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18 Jul 2019

Botanists rediscover extinct ferns on remote Queensland mountaintops

Two tiny ferns presumed to be extinct for over half a century have been rediscovered by botanists on two remote mountaintops in north Queensland’s Daintree rainforest.

The discovery of a fern that actively hides

The enigmatic filmy fern Hymenophyllum whitei was only known by a single collection in 1931 by Cyril White from Thornton Peak, which rises above the Daintree Rainforest to a height of 1374 metres.

Botanist from the Royal Botanic Garden Sydney Dr Matt Renner was a part of an expedition with the Australian Tropical Herbarium tasked with trying to find the ferns.  

Hymenophyllum whitei is extremely hard to spot as its fronds are only three centimetres long and when dry they actively hide by curling up and retreating into surrounding mosses and liverworts” said Dr Renner. 

“Ideally, you’d climb Thornton Peak during a spell of dry weather, but that’s when Hymenophyllum whitei is hardest to find.

“Our expedition dates were fixed and due to some rain, we were able to spot Hymenophyllum whitei growing on a boulder on the side of the track on our way to Thornton Peak’s summit.

“At first we struggled to convince ourselves that ‘this was it’, but upon closer examination, we knew it couldn’t be anything else, so we allowed ourselves to get completely ecstatic about it,” Dr Renner said.

Expedition team on Thornton Peak in north Queensland’s Daintree rainforest.
Dr Ashley Field from the Australian Tropical Herbarium at the rediscovery of Hymenophyllum whitei.
One of the rediscovered ferns Hymenophyllum whitei.

Finding the fern Oreogrammitis leonardii on a tree trunk

The equally mysterious strap fern Oreogrammitis leonardii was only known by a single collection in 1948 by Len Brass on another remote north-east Queensland mountain, Mt Finnigan.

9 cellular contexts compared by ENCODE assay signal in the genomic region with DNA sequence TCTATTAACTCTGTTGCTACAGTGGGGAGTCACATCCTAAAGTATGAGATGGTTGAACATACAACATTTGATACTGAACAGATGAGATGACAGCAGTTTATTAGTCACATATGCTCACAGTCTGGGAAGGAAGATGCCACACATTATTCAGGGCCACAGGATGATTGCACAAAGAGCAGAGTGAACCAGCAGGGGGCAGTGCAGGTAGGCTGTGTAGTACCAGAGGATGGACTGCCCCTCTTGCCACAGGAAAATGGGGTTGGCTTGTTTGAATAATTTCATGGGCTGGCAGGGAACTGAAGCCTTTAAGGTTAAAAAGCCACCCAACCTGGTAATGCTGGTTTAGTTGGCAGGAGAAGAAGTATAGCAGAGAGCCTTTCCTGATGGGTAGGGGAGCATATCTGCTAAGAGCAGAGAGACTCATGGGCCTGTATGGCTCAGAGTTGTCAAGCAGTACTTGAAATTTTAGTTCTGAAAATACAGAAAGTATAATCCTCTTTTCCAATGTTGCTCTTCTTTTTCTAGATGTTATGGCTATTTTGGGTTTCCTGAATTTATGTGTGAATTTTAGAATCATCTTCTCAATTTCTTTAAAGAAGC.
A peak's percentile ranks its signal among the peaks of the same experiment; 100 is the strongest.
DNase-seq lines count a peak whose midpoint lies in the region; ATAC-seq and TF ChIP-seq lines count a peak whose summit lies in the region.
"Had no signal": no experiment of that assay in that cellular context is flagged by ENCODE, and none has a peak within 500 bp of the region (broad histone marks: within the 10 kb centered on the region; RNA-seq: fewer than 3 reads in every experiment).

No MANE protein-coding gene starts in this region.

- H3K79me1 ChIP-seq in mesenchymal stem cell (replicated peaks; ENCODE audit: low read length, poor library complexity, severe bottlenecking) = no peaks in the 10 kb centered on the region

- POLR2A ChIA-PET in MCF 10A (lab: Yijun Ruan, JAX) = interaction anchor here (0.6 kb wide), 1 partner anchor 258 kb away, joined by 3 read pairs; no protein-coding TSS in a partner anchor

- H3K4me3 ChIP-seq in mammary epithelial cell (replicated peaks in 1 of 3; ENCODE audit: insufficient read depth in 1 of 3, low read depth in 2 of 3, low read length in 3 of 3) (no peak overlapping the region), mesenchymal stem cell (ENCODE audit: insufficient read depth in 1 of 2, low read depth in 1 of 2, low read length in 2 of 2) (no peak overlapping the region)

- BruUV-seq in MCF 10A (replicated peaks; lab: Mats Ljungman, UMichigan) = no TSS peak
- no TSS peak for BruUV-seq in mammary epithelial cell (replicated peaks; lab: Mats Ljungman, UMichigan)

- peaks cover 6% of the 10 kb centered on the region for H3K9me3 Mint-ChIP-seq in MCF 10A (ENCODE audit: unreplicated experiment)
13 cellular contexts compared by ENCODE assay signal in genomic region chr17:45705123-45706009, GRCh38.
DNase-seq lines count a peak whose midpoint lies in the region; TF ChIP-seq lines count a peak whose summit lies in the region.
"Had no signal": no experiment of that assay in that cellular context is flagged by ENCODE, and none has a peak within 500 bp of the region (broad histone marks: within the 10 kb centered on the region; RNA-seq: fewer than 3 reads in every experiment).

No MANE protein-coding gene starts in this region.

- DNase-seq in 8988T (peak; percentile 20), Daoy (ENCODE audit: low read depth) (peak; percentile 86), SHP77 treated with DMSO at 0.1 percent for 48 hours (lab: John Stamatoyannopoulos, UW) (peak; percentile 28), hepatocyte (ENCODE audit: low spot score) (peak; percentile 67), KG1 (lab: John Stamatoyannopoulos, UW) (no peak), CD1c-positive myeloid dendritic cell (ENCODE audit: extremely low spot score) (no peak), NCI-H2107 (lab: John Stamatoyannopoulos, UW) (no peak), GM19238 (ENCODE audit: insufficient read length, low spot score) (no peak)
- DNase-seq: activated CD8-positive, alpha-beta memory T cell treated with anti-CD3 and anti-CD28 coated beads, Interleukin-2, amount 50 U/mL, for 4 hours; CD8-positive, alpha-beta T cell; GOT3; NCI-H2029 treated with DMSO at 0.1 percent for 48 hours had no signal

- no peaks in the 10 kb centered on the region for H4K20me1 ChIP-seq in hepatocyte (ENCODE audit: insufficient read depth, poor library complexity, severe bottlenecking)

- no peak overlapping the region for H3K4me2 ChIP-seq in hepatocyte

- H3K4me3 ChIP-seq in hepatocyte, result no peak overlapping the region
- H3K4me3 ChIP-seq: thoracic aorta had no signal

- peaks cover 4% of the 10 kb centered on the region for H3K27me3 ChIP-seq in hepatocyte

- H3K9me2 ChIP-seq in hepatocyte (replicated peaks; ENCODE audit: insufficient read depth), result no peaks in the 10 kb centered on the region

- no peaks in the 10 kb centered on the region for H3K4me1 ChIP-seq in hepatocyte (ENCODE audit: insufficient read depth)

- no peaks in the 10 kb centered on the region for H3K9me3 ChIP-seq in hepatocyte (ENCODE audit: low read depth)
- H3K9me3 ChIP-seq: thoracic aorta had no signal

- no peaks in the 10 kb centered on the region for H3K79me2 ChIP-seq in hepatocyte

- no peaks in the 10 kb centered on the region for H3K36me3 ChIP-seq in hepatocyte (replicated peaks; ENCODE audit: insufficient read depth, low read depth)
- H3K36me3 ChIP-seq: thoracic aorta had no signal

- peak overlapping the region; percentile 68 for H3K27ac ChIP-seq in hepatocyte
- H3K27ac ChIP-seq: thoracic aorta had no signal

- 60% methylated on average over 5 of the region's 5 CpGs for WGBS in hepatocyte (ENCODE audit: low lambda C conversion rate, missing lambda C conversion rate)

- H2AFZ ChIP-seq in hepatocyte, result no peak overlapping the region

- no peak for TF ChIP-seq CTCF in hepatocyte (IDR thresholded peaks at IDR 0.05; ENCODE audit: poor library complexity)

Dr Renner’s chances of spotting Oreogrammitis leonardii were slightly increased as the fern grows to nine centimetres long and is covered in distinctive whitish to pale reddish-brown hairs.

“We made some collections of ferns from a tree trunk that fit the description, but it wasn’t until we were back in Cairns that Dr Barbara Parris, who described the species, confirmed we had rediscovered Oreogrammitis leonardii,” said Dr Renner.

The rediscovery of the extinct ferns would not have been possible without the invaluable preserved specimens kept in herbaria around the world, such as the National Herbarium of NSW at the Royal Botanic Garden Sydney.

Future expeditions to find more lost ferns ​

The rediscovered Hymenophyllum​ whitei and Oreogrammitis leonardii were among 11 ferns presumed to be extinct or missing from the Wet Tropics. 

The flora survey to locate the missing ferns is an ongoing collaborative effort between the Royal Botanic Garden Sydney, Queensland Herbarium and Australian Tropical Herbarium.

Dr Renner will head back into the field to Bellenden Ker later this year with the team led by Dr Ashley Field from the Australian Tropical Herbarium to retrace the footsteps of botanist Karel Domin to try and find the remaining lost ferns.  

Discover more

Read more about the discovery of Hymenophyllum whitei and Oreogrammitis leonardii in the recently published journal article in Australian Systematic Botany.

Dr Renner recently received the 2019 Spruce award from the International Association of Bryologists (IAB) for his important contributions to bryology in the first 25 years of his professional career.  

Dr Matt Renner is an award-winning botanist and bryophyte expert from the Royal Botanic Garden Sydney
Category: Science
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